Sanity beyond expectations

2012-11-10

2012 POTUS Electoral Map by County

American voters re-elected President Barack Obama and made some other amazing choices in the November 6, 2012 elections | New York Times

Germans and the world at large breathed a collective sigh of relief when Americans re-elected Barack Obama president of the United States. Which, when you think about it, does not make any sense.

Sure, those less concerned about the niceties of liberty and democracy might be genuinely happy. In the Kremlin, Vladimir Putin can now cash in on Obama’s promise to be more flexible after the elections. The Chinese leadership is said to be pleased that they don’t have to deal with a new face in Washington, even though nobody knows exactly what makes the Chinese happy.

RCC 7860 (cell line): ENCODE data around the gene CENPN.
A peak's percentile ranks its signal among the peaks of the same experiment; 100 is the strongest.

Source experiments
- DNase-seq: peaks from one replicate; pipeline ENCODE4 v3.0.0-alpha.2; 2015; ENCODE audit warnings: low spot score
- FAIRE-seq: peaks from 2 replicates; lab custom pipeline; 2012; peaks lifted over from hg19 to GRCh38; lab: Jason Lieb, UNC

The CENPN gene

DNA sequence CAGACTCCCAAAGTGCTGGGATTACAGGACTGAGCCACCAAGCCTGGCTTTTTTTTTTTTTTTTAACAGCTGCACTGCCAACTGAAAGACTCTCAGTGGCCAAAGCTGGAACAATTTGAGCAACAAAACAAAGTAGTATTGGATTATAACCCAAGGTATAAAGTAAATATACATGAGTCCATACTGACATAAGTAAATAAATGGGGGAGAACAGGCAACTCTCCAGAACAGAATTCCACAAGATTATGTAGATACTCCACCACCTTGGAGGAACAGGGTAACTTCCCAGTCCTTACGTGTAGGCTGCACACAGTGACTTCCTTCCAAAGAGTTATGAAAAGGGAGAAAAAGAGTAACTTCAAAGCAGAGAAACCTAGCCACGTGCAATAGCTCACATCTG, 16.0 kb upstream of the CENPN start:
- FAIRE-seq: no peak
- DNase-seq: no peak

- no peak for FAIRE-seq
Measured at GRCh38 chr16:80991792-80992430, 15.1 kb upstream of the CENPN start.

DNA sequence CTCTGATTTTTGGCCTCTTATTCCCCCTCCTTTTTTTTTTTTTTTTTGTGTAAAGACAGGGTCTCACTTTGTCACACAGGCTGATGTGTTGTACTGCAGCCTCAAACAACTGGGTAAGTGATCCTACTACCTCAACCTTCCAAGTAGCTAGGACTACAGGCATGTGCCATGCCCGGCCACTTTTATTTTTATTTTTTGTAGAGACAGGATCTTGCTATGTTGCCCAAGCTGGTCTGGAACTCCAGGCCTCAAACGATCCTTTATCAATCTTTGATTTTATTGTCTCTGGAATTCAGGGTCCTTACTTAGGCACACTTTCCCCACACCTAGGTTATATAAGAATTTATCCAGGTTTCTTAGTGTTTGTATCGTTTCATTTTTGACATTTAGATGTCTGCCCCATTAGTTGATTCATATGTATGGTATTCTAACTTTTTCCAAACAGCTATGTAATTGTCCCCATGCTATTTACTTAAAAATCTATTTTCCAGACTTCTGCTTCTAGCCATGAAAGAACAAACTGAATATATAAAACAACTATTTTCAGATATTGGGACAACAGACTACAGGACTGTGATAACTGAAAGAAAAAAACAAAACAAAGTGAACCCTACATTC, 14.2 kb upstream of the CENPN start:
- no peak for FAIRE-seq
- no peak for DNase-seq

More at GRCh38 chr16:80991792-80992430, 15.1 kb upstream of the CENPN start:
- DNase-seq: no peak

And yes, Secretary of State Hillary Clinton’s steady and skillful course in Asia has brought about some positive change, such as in Myanmar.

But for the average European, Obama has not done a thing to raze the walls that America built around itself since 2001. Quite to the contrary, with new fingerprinting requirements even for legal residents and new fees for U. S.-bound travelers, he expanded on what was once seen as George W. Bush’s xenophobic overreach.

And does anyone remember the 2009 Nobel Peace Prize (also known as the “Thanks God They Got Rid of Bush” Award)? With Guantanamo’s military tribunals in full swing, a kill policy that does not even spare his own citizens (except for a vague assurance not to hunt citizens for sport), and CO2 emissions rising unchecked, Obama hardly lived up to the Nobel Committee’s expectations.

The only role that Europe seems to play for Obama is to be blamed for the Euro crisis, or to deliver military resources to reduce America’s exposure in Middle Eastern hot spots.

So why is it that 90% of Germans would have elected Obama?

Possibility 1: They are naive and ignorant.